Michael Giokas' investment firm was small – about 40 clients – but rich enough to generate hundreds of thousands of dollars for a new, surefire opportunity.
It was called Trinity Council and Giokas promised his clients it would return 8 to 9% a year.
On Wednesday, some of those same clients stood before U.S. District Judge Richard J. Arcara and told him about the money they lost and the trusted adviser who stole it.
Afterward, Arcara sentenced the Clarence man to 52 months in prison.
"Mr. Giokas took everything from me," said Bonnie Zimmerman, a retired teacher. "We victims will never get justice and never be made whole again."
Giokas's sentence stems from his guilty plea to a felony fraud charge and his admission that he cheated clients out of $1.4 million and used much of the money for personal expenses.
One of his victims, Gerald Sorrentino of Elma, now 79, told Arcara about the money he and his wife put aside for their grandchildren's college education, money that is now gone.
"I worked many years to leave a legacy I could be proud of," Sorrentino told Arcara. "How he could steal that money? That's something I could never forgive him for."
In court papers, Assistant U.S. Attorney Paul E. Bonanno noted that Giokas, during one six-week period in 2017, spent $190,000 to support his lavish lifestyle.
His personal expenses during that time included $11,115 for shopping and restaurants, $9,664 for travel and $151,728 in cash withdrawals. Giokas also owned a million-dollar home in Clarence and a $500,000 condominium in Ellicottville.
"He chose to steal from people he had known for years and who he knew were vulnerable," Bonanno said Wednesday.
As part of a plea deal, the former owner of Giokas Wealth Advisors in Clarence admitted using a fake company, Trinity Council, as part of a scheme to solicit investments he knew were fraudulent.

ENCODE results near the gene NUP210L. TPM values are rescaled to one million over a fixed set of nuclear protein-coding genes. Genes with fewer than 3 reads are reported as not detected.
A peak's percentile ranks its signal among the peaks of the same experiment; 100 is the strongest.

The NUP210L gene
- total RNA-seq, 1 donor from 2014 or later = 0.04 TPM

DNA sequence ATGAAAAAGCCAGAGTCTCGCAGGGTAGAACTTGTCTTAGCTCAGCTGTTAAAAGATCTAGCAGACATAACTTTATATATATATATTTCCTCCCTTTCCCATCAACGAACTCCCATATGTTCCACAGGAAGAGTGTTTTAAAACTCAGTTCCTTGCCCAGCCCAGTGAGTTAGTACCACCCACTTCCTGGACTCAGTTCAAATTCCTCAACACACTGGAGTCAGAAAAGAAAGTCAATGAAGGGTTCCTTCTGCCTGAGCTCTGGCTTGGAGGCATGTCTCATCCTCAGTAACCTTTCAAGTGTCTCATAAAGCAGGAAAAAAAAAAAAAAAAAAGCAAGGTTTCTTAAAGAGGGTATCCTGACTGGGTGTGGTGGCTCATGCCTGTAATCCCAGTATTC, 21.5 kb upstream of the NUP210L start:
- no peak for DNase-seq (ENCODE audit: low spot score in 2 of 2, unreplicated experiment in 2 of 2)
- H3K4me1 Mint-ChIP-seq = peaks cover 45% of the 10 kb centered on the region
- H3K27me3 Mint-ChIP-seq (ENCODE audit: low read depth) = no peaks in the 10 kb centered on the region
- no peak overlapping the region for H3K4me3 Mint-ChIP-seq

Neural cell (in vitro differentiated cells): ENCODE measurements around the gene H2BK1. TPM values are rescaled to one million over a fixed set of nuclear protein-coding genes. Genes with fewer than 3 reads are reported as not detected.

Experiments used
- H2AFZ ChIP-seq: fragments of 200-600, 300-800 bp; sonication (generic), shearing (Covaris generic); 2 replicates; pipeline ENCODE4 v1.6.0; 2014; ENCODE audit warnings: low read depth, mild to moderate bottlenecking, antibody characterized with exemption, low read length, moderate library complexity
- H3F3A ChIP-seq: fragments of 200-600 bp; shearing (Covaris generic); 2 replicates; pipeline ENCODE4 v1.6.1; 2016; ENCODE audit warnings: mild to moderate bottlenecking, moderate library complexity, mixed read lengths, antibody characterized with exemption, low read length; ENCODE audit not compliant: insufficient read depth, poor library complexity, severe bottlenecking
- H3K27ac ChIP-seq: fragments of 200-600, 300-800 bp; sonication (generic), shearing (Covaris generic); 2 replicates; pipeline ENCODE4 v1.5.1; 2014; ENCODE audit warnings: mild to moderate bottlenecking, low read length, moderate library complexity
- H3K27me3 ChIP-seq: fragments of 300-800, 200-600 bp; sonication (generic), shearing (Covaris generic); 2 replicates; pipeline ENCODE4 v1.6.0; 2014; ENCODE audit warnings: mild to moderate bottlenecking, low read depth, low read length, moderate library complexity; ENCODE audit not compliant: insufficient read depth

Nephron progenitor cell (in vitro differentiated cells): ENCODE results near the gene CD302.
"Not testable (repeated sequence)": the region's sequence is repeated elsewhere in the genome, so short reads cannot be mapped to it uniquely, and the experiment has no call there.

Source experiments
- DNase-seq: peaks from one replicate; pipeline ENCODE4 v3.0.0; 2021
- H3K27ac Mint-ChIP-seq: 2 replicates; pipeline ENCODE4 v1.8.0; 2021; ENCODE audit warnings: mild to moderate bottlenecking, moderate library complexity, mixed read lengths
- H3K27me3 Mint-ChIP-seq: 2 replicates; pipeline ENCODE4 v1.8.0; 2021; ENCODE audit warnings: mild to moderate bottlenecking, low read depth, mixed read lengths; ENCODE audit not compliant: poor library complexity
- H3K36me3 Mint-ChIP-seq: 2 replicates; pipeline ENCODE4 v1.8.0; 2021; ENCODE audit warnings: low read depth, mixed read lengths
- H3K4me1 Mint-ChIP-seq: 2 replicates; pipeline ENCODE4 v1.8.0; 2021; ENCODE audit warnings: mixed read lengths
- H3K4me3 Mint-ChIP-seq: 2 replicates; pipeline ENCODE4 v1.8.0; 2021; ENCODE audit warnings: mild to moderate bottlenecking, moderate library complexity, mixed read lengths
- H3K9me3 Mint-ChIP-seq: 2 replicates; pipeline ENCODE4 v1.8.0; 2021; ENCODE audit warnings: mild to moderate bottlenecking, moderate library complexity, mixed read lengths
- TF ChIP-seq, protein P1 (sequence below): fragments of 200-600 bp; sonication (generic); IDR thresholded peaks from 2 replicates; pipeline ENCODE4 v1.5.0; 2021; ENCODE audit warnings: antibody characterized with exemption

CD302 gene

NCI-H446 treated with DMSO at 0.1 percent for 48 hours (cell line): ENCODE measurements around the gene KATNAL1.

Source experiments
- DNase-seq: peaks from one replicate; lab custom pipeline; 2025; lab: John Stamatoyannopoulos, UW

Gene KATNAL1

He promised clients a return of 8 to 9% a year and created false promissory notes to convince them the investment was legitimate.
The scheme generated $857,000, including $450,000 from a single client. Of that, Giokas spent about $300,000 on personal expenses. The rest was seized by the FBI and eventually returned to the victims.
"I'm ashamed and I'm sorry for the pain I've caused these victims," he said Wednesday. "I will work the rest of my life to make things right."
Giokas also engaged in a second scheme, this one involving a demand for fees he didn't earn from his clients. In his plea deal, he admitted cheating 10 clients out of $616,396 in excessive fees.
All told, he admitted stealing $1.4 million and, because of the money seized by the FBI, agreed to pay $916,000 in restitution.
"His remorse is genuine," said defense attorney John E. Rogowski. "He clearly recognizes what he has done and wants to move forward to help his victims."
Born in Greece, Giokas said he came here with his parents in 1969, became a U.S. citizen and spent all of his adult life as a financial adviser.
As he left the courtroom Wednesday, he walked up to Zimmerman and other victims in the gallery and again promised to make them whole, a pledge they dismissed out of hand.